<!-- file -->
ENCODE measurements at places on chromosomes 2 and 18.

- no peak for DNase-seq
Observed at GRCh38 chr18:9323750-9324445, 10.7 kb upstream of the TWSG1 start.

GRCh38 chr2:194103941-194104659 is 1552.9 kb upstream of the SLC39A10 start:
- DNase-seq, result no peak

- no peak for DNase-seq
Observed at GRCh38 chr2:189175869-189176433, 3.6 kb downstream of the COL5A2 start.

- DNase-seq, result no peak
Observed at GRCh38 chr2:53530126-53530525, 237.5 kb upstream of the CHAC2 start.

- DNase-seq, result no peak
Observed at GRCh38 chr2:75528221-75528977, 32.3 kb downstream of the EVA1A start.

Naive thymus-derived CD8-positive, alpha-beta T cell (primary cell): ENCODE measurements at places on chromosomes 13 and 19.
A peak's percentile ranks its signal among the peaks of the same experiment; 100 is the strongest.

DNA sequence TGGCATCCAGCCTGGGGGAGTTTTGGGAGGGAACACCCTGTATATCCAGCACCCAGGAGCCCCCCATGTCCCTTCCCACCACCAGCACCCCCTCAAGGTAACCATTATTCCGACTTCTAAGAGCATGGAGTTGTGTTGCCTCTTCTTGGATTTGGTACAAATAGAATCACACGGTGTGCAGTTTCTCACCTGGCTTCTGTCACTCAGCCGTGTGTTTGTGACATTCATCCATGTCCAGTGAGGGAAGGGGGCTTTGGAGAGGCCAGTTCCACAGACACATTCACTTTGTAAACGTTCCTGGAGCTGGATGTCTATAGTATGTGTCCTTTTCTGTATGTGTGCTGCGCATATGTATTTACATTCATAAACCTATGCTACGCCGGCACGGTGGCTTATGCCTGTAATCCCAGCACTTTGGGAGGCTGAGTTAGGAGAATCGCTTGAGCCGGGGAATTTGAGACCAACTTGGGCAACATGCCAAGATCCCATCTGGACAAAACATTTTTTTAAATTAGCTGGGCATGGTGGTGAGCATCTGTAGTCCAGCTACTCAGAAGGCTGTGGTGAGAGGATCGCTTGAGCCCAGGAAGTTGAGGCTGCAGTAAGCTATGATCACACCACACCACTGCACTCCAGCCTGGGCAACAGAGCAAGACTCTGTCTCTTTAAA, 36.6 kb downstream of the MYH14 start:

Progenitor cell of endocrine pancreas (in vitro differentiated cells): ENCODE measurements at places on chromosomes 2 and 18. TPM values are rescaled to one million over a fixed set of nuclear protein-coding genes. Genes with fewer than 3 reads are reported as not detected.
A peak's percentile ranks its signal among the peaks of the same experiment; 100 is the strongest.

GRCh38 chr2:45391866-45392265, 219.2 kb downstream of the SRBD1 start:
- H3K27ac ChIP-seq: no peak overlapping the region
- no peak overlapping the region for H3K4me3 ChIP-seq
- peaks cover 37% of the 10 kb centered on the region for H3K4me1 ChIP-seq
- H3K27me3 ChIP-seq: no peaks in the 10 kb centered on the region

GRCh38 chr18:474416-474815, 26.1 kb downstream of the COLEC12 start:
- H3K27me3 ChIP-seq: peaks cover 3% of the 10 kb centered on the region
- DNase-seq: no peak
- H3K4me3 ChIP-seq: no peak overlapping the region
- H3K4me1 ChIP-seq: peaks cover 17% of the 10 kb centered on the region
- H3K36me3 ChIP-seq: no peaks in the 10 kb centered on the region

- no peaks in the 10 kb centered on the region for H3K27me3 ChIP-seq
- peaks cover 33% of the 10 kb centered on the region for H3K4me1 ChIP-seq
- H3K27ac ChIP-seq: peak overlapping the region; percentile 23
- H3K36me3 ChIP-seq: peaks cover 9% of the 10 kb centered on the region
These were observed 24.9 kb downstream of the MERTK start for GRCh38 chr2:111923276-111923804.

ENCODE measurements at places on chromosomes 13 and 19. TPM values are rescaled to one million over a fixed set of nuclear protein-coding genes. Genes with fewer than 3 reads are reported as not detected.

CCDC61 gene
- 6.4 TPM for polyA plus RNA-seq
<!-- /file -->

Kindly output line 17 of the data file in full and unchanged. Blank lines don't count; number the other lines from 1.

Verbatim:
GRCh38 chr2:45391866-45392265, 219.2 kb downstream of the SRBD1 start: